Are you ready? In about a week, new so-called "Red Flag Rules" from the FTC go into effect, aimed at curbing medical identity theft.It's a good thing, too. It seems new headlines surrounding medical identity theft surface all of the time. Just last week, a Californian pleaded guilty to federal charges for defrauding Medicare. The man allegedly used patients' Medicare identification numbers without their knowledge. His sentencing is scheduled for sometime this January, and he faces 12 years for billing the Medicare system for about $1,640,000.
Sometimes it's not outright fraud, sometimes it's just negligence on the part of hospitals themselves for failing to properly protect patient data. Consider this recent story about patients at Mary Washington Hospital, who learned it was possible for anyone to look at the private medical information of about 803 maternity patients on the hospital's online registration system. A hospital spokesperson called the incident an "anomaly." Ten years of reporting on these types of breaches tells me its a high probability of neglecting to properly secure or patch the system. While there was no medical identity theft in this specific case (that we know of), such carelessness can and will certainly lead to more incidents.
Now, the U.S. Department of Health & Human Services (HHS) is showing more interest the role health care providers can play in combating medical identity theft in the face of new Federal Trade Commission rules that go into place Nov. 1.
According to this press release, many hospitals aren't even aware of the rules:
In October, both the HHS Office for Civil Rights (OCR) and the Office of the National Coordination for Health Information Technology (ONC) signaled that stronger actions to address the issues of identity theft and particularly medical identity theft are coming.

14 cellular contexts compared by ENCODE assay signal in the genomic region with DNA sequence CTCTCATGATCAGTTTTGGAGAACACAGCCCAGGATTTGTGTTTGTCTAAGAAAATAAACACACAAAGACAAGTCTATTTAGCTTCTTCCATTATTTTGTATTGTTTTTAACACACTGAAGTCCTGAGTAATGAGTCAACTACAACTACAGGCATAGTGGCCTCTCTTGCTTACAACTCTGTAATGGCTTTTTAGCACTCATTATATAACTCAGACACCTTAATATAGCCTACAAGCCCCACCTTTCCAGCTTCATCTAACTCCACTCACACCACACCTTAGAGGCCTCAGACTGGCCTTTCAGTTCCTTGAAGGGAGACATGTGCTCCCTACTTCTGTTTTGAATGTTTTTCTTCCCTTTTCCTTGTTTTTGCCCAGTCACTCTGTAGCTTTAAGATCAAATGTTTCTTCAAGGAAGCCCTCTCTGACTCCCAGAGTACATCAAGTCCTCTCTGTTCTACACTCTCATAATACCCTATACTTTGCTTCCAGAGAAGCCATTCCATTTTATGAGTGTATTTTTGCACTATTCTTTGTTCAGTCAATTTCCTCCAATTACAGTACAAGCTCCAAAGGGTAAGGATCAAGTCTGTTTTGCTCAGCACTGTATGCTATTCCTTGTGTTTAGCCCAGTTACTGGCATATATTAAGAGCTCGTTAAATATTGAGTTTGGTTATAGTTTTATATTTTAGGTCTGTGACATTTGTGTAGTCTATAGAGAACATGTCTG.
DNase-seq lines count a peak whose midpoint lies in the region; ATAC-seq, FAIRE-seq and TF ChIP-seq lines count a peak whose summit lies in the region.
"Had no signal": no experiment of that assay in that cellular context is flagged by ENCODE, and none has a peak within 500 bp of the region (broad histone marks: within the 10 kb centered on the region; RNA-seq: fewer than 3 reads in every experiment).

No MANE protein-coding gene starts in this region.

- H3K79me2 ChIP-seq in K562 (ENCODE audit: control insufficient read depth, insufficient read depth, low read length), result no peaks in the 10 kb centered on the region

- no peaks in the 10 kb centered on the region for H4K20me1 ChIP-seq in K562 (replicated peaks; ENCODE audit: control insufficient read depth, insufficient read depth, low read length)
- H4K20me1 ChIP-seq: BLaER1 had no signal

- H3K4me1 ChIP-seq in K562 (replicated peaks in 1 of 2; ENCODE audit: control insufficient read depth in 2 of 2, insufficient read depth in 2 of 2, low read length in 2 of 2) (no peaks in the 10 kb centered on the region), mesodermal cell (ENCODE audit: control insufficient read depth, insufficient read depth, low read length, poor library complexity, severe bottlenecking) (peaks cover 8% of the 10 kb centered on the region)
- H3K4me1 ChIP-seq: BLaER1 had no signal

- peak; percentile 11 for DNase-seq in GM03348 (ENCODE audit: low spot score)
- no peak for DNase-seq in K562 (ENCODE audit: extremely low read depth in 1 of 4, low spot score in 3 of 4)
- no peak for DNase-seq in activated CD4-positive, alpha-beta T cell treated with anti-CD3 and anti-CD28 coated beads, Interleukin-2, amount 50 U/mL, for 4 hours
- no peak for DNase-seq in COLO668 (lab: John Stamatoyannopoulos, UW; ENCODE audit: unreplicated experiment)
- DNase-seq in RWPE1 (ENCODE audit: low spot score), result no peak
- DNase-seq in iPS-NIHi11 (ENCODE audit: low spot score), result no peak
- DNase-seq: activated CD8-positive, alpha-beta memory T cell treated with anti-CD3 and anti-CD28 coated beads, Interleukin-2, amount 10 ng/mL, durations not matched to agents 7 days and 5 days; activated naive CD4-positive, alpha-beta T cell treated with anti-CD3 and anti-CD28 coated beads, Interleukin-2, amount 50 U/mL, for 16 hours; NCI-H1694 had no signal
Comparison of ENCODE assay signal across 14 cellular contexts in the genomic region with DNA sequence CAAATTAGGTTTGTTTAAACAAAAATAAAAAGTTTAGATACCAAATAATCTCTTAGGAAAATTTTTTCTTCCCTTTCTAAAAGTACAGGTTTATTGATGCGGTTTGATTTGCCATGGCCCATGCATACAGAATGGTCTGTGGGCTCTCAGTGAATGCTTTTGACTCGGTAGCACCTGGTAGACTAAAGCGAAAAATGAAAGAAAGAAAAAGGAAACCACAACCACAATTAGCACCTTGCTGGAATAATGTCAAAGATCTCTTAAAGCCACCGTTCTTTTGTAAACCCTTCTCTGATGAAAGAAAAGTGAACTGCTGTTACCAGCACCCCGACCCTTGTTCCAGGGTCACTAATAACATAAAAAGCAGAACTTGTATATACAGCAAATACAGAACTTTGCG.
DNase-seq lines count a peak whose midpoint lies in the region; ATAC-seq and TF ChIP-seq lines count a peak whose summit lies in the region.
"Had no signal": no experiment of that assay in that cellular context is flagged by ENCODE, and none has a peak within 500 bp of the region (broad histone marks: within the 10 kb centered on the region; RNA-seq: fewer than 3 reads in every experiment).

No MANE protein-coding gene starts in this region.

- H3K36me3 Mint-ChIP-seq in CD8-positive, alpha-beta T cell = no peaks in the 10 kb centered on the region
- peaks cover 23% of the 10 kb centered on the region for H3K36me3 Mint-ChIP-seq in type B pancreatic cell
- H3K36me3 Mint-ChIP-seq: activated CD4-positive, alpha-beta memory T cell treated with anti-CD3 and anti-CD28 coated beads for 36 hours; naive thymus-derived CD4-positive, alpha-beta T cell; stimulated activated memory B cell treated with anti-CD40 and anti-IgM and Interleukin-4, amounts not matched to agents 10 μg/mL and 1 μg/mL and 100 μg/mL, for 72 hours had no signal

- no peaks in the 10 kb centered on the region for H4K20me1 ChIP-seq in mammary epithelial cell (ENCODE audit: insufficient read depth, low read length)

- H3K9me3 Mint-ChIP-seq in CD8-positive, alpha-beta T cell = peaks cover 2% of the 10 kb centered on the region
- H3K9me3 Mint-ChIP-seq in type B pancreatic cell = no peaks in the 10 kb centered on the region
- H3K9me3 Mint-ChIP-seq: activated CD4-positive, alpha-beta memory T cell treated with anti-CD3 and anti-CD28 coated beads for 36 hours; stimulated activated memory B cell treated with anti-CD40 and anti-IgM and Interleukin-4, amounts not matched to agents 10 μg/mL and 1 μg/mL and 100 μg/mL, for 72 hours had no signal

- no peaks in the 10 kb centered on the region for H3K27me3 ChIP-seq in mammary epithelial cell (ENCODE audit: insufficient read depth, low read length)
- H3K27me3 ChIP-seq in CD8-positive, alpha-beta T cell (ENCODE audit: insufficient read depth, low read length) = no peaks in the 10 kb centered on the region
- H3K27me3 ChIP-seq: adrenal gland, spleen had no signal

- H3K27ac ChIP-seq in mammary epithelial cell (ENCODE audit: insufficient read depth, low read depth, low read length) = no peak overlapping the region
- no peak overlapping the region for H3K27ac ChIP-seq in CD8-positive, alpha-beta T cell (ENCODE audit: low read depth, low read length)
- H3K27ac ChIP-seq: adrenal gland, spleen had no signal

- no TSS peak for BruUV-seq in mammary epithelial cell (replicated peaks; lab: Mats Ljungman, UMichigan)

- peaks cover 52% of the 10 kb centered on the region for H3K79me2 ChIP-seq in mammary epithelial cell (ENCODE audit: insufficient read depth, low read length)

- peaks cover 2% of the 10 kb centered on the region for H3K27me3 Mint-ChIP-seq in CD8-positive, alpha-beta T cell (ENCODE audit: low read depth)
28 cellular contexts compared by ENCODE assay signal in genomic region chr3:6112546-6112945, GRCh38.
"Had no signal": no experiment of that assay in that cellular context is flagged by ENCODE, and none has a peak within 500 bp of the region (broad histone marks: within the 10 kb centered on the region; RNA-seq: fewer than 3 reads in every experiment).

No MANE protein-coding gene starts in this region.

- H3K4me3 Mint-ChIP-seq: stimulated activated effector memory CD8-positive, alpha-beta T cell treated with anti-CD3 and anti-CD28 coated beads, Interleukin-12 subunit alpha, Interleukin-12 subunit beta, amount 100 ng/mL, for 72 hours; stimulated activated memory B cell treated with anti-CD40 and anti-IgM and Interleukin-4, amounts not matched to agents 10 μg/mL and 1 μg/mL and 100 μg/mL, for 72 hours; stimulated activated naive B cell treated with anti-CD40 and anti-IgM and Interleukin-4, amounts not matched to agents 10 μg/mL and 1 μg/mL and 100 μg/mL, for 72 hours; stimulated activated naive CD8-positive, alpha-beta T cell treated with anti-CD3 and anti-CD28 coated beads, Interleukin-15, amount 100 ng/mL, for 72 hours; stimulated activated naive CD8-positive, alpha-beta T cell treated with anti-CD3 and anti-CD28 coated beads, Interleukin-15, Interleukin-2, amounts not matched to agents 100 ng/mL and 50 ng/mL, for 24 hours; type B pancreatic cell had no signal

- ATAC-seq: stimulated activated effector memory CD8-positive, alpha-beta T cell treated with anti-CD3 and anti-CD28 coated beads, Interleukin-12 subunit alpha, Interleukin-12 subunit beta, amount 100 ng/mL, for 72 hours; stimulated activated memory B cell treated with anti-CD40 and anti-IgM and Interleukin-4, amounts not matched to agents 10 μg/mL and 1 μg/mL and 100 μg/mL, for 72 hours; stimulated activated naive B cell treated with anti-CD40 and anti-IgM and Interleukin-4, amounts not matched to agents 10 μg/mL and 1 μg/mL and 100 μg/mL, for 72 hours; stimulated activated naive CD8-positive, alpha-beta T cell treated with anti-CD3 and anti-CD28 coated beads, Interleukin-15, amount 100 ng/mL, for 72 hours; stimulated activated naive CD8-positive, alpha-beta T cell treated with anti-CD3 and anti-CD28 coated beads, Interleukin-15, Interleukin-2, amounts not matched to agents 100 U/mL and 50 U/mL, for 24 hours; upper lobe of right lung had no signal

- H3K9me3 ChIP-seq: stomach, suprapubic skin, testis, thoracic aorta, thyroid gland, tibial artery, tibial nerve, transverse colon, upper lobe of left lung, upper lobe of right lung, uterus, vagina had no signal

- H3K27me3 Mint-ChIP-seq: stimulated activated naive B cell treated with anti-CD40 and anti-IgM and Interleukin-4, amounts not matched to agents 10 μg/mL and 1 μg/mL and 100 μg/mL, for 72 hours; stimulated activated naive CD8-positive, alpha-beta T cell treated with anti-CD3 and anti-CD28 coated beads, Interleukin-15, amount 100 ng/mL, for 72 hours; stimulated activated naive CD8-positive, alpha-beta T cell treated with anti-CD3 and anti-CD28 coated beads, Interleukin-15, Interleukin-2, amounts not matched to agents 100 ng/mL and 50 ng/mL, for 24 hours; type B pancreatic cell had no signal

On Oct. 10, OCR said it was examining the FTC's identity theft regulations, as questions have been raised over whether violations of the so-called "Red Flag" rules could also constitute violations of the HIPAA privacy or security rules. There also have been no decisions on whether OCR or CMS would refer cases to the FTC when they receive complaints in their HIPAA enforcement systems.
Many health care organizations are not aware that they will come under FTC authority as a result of identity theft rules that were once thought to only apply to financial institutions and other lenders.
The Red Flag rules require any organization -- including nonprofits and government agencies not traditionally subject to FTC jurisdiction -- that does not require payment at the time it provides service to establish and maintain a program to spot and address possible ID theft.
In recent weeks, the FTC said the rules also applied to health care entities.
This is good news, even if these red flag rules from the FTC do overlap with HIPAA. Why? Because too few hospitals have been fined or sanctioned for failing to properly safeguard patient data -- like Mary Washington Hospital -- by adequately putting into place the precautions necessary to make sure someone's health privacy isn't violated by an avoidable "anomaly."